transaction processing project question

simulate the behavior of the strict two-phase locking (2PL) protocol 4

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transaction processing project question

Posted 29 June 2008 - 08:51 PM

hello,

I am wondering, what is a good data structure to use for creating and maintaining my lock table and transaction table

below is the project question..any helpful hint to start this project will be highly appreciated


In this project, you will implement a program that simulates the behavior of the two-phase locking (2PL) protocol for concurrency control. The particular protocol to be implemented will be strict 2PL, with the deadlock detection and resolution method for dealing with deadlock.

The input to your program will be a file of transaction operations in a particular sequence. Each line has a single transaction operation. The possible operations are: b (begin transaction), r (read item), w (write item), and e (end transaction). Each operation will be followed by a transaction id that is an integer between 1 and 99. For r and w operations, an item name follows between parentheses (item names are single letters from A to Z). An example is given below.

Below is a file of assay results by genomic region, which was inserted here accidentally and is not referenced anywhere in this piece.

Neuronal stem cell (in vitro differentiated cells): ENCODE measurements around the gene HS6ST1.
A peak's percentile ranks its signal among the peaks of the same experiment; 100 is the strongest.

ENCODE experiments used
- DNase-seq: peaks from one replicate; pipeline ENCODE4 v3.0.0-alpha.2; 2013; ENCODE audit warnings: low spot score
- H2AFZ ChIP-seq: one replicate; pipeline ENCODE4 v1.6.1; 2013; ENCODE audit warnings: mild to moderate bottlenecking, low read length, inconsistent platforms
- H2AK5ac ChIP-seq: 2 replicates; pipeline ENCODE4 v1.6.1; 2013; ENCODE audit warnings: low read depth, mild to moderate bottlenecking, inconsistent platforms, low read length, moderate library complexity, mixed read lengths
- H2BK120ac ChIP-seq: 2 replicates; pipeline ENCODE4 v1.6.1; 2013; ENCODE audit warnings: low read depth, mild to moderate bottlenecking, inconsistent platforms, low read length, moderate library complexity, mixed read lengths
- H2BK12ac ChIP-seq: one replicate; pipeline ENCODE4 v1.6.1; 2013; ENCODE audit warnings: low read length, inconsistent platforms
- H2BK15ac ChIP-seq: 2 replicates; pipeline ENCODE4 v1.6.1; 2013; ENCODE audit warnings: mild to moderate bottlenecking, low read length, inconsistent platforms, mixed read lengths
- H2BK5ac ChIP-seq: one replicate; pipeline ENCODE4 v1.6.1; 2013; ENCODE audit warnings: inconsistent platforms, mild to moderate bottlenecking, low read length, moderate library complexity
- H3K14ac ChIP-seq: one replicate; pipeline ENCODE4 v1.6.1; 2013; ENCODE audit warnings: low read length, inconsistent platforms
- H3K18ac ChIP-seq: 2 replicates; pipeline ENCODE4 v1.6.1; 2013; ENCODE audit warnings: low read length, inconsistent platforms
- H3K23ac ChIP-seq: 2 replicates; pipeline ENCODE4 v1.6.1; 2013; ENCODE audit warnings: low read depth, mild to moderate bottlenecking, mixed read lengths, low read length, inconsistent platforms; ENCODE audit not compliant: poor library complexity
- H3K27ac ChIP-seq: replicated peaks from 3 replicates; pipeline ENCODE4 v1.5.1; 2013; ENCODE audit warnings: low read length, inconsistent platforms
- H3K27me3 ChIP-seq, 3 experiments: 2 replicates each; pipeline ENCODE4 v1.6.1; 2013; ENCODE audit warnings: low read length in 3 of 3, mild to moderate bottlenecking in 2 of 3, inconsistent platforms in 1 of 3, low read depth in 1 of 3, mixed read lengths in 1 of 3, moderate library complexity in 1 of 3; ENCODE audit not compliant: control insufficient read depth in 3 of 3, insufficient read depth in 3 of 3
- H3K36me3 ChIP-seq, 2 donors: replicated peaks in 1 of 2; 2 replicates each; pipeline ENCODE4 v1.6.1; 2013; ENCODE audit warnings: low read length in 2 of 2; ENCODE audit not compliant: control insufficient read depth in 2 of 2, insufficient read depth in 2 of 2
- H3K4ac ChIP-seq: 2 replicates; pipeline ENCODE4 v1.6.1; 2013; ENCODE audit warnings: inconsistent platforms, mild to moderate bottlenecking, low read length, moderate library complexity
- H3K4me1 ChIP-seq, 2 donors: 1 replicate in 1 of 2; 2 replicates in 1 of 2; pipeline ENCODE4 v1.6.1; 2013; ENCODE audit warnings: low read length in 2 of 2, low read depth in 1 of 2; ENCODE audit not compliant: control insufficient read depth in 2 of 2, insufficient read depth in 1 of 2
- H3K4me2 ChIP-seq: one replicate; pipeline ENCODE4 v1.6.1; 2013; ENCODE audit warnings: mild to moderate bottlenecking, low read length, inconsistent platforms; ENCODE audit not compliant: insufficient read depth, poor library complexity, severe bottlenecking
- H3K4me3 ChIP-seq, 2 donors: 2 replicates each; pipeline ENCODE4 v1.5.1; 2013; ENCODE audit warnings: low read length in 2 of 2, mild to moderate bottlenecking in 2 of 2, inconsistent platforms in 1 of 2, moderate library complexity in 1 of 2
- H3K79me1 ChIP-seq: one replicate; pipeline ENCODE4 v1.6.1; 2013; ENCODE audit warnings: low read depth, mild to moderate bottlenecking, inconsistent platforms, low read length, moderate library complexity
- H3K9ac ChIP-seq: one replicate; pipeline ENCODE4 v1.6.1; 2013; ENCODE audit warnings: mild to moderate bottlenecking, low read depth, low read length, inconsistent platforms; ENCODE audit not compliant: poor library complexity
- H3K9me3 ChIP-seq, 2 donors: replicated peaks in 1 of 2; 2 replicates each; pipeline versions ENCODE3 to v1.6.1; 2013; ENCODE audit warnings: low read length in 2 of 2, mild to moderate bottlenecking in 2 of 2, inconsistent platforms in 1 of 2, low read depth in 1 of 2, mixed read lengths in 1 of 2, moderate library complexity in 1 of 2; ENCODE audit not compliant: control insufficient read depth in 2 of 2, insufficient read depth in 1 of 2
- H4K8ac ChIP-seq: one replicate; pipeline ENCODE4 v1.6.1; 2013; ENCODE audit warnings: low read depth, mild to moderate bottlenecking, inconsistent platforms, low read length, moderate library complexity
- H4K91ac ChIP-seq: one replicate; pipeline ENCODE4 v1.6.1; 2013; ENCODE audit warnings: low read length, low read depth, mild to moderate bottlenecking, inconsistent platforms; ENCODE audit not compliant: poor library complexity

Examples of two input files:
b1; b1;
r1 (Y); r1(Y);
w1 (Y); w1(Y);
r1 (Z); r1(Z);
b3; b2;
r3 (X); r2(Y);
w3 (X); b3;
w1 (Z); r3(Z);
e1; w1(Z);
r3 (Y); e1;
b2; w3(Z);
r2 (Z); e3;
w2 (Z);
w3 (Y);
e3;
r2 (X);
w2 (X);
e2;

The transaction timestamps will be based on the transactions start order, and are integer numbers: 1, 2, 3, . For example, in the first example input file (on left above), TS(T1) = 1, TS(T3) = 2, TS(T2) = 3.

You should do the following steps for Project 1:
1. Design and implement appropriate data structures to keep track of transactions (transaction table) and locks (lock table).

2. In the transaction table, you should keep relevant information about each transaction. This includes transaction id, transaction timestamp, transaction state (active, blocked (waiting), aborted (cancelled), committed, etc.), list of items locked by the transaction, plus any other relevant information. For blocked transaction, you should also keep an ordered list of the operations of that transaction that are waiting to be executed once the transaction can be resumed.